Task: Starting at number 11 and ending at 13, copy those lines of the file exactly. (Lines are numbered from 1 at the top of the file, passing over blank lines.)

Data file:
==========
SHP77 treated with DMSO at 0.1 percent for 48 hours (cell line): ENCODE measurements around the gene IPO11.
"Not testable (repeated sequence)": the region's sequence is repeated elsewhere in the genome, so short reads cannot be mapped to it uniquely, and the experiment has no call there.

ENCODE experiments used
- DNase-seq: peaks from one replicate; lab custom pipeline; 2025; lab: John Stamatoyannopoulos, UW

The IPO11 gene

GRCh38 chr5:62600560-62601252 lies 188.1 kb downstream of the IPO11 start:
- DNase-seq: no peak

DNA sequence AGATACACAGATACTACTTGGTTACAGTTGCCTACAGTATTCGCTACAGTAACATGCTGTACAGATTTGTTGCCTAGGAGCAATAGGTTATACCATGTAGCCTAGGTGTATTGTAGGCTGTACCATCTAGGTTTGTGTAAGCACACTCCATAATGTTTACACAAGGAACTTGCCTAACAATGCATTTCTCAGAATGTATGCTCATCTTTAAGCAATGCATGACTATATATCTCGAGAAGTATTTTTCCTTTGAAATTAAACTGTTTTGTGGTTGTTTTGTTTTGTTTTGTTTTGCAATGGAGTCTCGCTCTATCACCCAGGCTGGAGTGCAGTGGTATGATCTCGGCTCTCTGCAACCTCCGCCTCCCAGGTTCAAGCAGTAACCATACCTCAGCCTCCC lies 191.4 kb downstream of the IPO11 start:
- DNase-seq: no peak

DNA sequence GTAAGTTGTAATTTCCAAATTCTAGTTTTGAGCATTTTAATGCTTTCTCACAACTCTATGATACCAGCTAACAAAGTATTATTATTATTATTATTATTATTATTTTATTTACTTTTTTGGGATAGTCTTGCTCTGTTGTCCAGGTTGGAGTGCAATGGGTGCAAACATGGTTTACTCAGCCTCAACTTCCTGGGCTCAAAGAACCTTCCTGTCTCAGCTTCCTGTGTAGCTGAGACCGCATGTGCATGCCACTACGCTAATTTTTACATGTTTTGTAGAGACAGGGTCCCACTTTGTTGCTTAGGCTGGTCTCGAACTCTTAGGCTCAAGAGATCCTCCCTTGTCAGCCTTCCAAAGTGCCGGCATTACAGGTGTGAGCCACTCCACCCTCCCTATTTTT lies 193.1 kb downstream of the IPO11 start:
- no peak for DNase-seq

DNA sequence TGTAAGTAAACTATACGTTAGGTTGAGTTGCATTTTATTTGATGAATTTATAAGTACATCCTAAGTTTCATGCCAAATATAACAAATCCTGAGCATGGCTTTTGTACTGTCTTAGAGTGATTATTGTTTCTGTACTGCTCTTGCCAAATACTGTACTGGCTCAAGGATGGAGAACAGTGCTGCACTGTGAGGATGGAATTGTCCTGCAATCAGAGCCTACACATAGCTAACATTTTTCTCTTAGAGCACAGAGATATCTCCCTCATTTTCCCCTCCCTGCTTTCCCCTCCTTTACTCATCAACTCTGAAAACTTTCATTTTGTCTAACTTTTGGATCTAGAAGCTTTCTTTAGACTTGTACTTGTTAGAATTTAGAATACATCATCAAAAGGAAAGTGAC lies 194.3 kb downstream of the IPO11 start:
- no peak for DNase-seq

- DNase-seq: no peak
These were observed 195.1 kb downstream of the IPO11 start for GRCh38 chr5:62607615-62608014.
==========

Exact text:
- no peak for DNase-seq

DNA sequence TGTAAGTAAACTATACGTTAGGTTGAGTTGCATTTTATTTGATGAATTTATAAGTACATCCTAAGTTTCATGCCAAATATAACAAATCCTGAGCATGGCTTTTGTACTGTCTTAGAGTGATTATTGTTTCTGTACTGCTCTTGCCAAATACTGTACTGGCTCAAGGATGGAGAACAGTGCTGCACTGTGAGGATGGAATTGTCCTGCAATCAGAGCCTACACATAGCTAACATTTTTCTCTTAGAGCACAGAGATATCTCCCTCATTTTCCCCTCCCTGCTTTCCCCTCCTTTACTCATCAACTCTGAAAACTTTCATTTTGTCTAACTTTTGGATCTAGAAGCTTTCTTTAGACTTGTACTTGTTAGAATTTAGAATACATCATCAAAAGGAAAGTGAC lies 194.3 kb downstream of the IPO11 start:
- no peak for DNase-seq